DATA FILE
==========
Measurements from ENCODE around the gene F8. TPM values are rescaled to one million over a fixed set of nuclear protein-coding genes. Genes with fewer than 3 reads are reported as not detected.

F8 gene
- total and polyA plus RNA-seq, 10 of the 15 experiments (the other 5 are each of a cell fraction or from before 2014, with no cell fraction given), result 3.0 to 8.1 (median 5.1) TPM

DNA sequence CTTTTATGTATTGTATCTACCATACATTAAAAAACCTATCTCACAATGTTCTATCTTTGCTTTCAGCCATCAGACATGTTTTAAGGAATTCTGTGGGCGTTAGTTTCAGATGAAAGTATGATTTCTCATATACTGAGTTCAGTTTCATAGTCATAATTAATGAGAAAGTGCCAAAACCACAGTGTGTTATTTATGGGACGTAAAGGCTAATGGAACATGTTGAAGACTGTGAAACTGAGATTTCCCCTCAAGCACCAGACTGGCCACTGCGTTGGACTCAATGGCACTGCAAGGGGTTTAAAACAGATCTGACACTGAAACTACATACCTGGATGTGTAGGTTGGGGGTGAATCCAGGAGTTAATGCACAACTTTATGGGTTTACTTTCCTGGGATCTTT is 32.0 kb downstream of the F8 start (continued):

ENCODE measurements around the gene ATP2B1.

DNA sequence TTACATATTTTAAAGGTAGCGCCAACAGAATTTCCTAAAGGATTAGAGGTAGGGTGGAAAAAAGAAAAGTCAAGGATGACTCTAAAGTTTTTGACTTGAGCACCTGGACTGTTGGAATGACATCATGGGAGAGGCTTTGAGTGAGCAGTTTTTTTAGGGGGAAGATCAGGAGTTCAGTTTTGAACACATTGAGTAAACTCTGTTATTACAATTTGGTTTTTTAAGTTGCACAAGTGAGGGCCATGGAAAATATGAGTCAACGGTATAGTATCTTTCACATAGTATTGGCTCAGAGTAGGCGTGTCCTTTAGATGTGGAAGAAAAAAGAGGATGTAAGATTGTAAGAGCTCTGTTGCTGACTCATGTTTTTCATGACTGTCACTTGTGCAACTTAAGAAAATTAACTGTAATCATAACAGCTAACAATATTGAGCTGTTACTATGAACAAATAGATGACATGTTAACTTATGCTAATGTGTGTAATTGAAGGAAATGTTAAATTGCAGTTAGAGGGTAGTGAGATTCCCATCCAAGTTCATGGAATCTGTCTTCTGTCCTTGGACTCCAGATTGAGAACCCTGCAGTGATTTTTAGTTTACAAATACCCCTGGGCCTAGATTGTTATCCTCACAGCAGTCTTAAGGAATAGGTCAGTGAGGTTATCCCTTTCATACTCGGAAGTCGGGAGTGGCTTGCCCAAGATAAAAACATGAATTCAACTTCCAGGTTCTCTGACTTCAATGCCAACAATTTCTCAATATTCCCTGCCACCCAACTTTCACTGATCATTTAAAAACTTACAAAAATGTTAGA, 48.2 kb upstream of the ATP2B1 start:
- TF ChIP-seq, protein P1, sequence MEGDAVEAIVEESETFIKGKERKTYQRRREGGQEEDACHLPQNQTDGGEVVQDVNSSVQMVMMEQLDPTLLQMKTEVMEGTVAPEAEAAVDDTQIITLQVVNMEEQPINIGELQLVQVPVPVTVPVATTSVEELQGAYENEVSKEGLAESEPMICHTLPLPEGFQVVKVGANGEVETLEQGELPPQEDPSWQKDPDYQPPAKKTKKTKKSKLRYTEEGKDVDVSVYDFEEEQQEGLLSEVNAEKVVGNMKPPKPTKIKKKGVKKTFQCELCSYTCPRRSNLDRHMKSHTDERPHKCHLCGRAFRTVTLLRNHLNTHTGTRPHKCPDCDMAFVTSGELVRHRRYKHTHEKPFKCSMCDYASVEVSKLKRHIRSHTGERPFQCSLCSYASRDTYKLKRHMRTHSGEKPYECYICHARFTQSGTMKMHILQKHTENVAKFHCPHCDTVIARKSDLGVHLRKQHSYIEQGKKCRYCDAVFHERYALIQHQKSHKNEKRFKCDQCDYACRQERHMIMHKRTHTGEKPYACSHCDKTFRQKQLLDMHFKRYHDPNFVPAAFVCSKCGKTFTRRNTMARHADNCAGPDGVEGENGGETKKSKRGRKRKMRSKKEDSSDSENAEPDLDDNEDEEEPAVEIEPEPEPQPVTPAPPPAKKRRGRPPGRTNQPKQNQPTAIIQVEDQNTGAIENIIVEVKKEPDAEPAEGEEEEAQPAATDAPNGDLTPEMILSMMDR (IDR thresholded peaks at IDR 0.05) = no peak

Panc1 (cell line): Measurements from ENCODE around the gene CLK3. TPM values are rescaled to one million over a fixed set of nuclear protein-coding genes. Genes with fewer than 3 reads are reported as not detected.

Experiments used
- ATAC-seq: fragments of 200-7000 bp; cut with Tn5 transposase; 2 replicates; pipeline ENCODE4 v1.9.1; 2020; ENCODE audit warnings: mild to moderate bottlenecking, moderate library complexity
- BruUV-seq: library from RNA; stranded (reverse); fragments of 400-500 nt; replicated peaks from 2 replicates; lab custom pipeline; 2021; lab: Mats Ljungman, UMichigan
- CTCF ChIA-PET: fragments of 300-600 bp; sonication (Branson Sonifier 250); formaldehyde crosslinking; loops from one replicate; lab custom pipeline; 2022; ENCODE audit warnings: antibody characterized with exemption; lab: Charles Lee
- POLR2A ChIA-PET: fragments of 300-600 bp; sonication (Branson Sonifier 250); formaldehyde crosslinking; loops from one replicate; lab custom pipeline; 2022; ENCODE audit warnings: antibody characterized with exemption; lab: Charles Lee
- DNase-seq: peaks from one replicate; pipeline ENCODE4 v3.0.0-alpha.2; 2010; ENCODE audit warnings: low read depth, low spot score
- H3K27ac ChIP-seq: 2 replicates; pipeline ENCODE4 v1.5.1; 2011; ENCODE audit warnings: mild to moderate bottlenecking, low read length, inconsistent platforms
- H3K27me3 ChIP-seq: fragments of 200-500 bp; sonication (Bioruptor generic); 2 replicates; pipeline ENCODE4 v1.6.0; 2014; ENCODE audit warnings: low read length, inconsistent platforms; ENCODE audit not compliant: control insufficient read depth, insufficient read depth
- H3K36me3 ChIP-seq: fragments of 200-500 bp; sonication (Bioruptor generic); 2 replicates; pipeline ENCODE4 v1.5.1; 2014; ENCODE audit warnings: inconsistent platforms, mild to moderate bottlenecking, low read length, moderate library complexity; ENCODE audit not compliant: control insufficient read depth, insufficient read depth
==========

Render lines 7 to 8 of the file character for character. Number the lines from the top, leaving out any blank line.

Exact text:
- TF ChIP-seq, protein P1, sequence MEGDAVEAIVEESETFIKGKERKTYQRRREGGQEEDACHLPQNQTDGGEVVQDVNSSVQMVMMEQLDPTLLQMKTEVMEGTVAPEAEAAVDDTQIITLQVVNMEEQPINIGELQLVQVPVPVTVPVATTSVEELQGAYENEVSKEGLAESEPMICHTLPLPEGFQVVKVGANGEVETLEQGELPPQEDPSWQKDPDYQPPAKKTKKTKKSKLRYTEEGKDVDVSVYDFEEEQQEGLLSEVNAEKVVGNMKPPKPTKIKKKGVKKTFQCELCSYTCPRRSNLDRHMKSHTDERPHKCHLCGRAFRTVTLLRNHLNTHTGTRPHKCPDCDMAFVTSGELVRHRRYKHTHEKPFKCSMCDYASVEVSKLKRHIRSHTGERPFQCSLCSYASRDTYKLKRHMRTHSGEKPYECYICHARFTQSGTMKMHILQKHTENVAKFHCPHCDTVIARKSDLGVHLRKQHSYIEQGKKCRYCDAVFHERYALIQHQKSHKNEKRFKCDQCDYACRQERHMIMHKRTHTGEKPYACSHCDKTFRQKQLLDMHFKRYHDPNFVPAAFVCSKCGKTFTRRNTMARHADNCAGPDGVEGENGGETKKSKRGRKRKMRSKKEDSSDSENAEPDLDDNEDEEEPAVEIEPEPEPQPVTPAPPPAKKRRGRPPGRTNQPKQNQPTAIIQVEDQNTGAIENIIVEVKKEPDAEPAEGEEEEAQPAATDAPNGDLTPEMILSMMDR (IDR thresholded peaks at IDR 0.05) = no peak

Panc1 (cell line): Measurements from ENCODE around the gene CLK3. TPM values are rescaled to one million over a fixed set of nuclear protein-coding genes. Genes with fewer than 3 reads are reported as not detected.